Living with COVID will change the housing landscape
Broadbeach Waters, Qld., Aug. 11, 2021 /Medianet/ --
Living with COVID will change the housing landscape
Global trends reflected Down Under
The COVID-19 pandemic has helped to accelerate certain trends which were already underway in the Australian economy, including more flexible working arrangement and particularly working from home, and the desire to have a housing market foothold in desirable lifestyle locations.
developments from countries with further advanced vaccination rollouts suggest
that the Delta variant of the virus is leading to persistently high case
The substantial increase in cases is leading to a third booster dose recommended by healthcare experts. A third boost has already commenced in Israel and rolls out in the UK next month.
The virus will persist, as will related disruptions - and this is likely to be the case in Australia too, where the vaccine rollout is far less advanced, despite the recent acceleration.
The federal and state governments have agreed to a four-stage process to open up and live with COVID-19, and the final step arrives when more than 80 per cent of the adult population is fully vaccinated. In substance, it means that Australia, like many other countries, will live with COVID.
This is likely to have key implications for Australia’s economy, demographic trends, and the domestic housing market landscape.
Pete Wargent, co-founder of national property buyer’s agency network BuyersBuyers, said “we expect to see a continuation of the current trends for more flexible work and working from home well into 2022, by which time many of these trends will be so entrenched that they may not reverse in full.”
“We are getting increased levels of enquiry from buyers seeking to buy in peri-urban locations, away from the major city centres, but still within a reasonable travelling distance” Mr Wargent said.
“These trends were already in evidence a few years ago, but the pandemic has accelerated them.”
Local economic impacts
Sydney is now entering an extension of its lockdown restrictions, for at least a further 4-week lockdown.
This has already had a marked impact on consumer confidence, although it hasn’t yet fed through to property market surveys on sentiment towards residential property.
The extension of the New South Wales lockdown also locks in another negative quarter of GDP growth for the Australian economy, reversing much of the improvement seen earlier in 2021, including for the tight labour market,
Tight employment markets for skilled workers, who demand flexible working arrangements, are likely to see hybrid model of working in the office only part of the time, persisting beyond the end of the pandemic.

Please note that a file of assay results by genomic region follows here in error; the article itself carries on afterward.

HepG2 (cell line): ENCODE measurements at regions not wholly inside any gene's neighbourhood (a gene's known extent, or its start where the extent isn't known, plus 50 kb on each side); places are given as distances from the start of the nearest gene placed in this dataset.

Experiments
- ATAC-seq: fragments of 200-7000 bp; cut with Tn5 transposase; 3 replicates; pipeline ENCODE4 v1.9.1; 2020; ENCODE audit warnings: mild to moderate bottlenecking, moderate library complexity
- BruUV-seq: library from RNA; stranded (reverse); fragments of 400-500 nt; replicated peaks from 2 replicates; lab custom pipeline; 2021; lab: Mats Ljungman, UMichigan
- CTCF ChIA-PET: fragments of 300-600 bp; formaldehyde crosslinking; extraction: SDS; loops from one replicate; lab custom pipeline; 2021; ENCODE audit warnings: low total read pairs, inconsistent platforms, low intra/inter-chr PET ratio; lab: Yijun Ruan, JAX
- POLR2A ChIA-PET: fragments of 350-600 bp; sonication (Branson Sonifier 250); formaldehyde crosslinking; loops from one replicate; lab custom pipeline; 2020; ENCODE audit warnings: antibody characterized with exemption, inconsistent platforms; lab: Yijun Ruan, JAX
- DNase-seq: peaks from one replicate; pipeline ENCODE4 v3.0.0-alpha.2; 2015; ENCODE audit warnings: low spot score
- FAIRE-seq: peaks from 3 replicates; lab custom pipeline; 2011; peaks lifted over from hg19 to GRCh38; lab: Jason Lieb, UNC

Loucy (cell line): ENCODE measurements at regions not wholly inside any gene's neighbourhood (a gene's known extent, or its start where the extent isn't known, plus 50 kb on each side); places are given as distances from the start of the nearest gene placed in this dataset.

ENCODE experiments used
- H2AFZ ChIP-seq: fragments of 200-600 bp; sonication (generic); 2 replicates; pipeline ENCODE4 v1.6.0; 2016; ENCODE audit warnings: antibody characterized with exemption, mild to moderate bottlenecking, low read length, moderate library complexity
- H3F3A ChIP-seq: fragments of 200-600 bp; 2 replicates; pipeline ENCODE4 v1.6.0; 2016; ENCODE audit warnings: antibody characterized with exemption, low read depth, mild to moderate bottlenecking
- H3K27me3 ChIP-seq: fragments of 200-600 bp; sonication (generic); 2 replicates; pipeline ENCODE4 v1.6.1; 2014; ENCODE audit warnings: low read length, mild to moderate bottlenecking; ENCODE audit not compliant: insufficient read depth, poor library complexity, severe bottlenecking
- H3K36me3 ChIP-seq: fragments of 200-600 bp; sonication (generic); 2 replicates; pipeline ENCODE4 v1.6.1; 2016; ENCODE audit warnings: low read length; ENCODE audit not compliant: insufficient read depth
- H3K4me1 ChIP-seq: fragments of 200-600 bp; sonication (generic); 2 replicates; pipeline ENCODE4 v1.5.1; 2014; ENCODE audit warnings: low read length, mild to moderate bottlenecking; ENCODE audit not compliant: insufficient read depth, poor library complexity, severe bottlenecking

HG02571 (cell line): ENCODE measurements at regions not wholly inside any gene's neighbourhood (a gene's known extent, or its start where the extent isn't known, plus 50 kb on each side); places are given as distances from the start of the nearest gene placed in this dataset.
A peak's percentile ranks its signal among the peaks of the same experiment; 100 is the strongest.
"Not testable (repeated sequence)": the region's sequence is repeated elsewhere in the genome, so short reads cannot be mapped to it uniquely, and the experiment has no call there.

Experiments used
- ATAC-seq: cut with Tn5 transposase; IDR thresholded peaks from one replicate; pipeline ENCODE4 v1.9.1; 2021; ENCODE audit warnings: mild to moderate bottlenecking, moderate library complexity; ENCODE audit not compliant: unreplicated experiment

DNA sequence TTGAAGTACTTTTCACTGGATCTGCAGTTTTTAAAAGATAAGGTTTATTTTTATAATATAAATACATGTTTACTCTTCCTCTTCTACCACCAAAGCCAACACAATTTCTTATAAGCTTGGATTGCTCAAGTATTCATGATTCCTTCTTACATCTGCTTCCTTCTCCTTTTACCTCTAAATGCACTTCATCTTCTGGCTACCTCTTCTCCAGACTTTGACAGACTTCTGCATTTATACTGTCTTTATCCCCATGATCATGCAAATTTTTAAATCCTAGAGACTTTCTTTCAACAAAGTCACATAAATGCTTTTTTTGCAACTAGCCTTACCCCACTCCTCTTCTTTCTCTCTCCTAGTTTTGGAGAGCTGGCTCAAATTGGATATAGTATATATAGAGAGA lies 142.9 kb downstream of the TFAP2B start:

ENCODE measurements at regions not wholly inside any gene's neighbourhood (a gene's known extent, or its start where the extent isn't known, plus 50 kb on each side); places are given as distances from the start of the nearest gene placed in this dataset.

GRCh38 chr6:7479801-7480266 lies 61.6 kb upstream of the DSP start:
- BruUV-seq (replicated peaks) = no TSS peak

Housing landscape shifts – lower demand for rental apartments
Doron Peleg, CEO of RiskWise Property Research said that ”there is presently very little investor appetite for high-rise units, where rental markets have been particularly soft over the past year, especially in inner-city Melbourne”
“This is reflected in a material reduction of dwelling approvals for units of four storeys or above.”
“While sentiment has improved from last year’s nadir in Sydney and south-east Queensland, there has been no such recovery in Melbourne, and overall approval levels are running far below their previous market peaks of several years ago” Mr Peleg said.
Figure 1 – High-rise unit approvals
Doron Peleg said that “net overseas migration expected to remain very low all the way at least until Q2 2022. Therefore, we believe that investors should be wary of markets with a high volume of supply in the pipeline, as recently covered in our oversupply risk report.”
Mr Wargent of BuyersBuyers said that “inner-city Melbourne is the most obvious example, where there are many vacant units. But there are some other pockets of oversupply risk which are best to be avoided.”
Internal migration and demand for lifestyle areas
The Australian population spread has spread itself further out over the past year, a trend accelerated by the increased ability – and in certain cases necessity - to work from home.
Mr Peleg of Riskwise said that “our recent sea change versus report found that coastal markets have fared best of all since the pandemic began, though numerous inland treechange markets have also fared very well indeed.”
“The top performing markets over the past year were Byron Bay and Sunshine Beach, but it’s worth noting that markets such as Orange and Mittagong in New South Wales have been exceptionally tight, and Buderim on the Sunshine Coast is another top-performing inland market.”
Mr Wargent of BuyersBuyers said that south-east Queensland has been a particularly popular choice with our clients, from the Sunshine Coast to the Gold Coast, with interstate migration now running at the highest levels since the post-Olympics period and the early parts of the mining boom some 15 years ago”.
Figure 2 – Interstate migration
“Many of our clients want to buy in regional areas at the moment, generally close to the capital cities, such as Cessnock in New South Wales or Southport in Queensland” Mr Wargent said.
The 2022 reopening
Mr Wargent added that “when international borders reopen in 2022, we expect office occupancy to pick up again, and the capital cities will reassert themselves as the destinations of choice for new migrants”.
“However, the trend towards more flexible work arrangements is unlikely to be reversed in full, and therefore there will be something of a hybrid model going forward, with more office workers likely to work only 2 or 3 days per week in the office, rather than the traditional 5, for example” Mr Wargent said.
For all media enquiries, contact BuyersBuyers Media Manager Alison Sollory, Alison.Sollory@buyersbuyers.com.au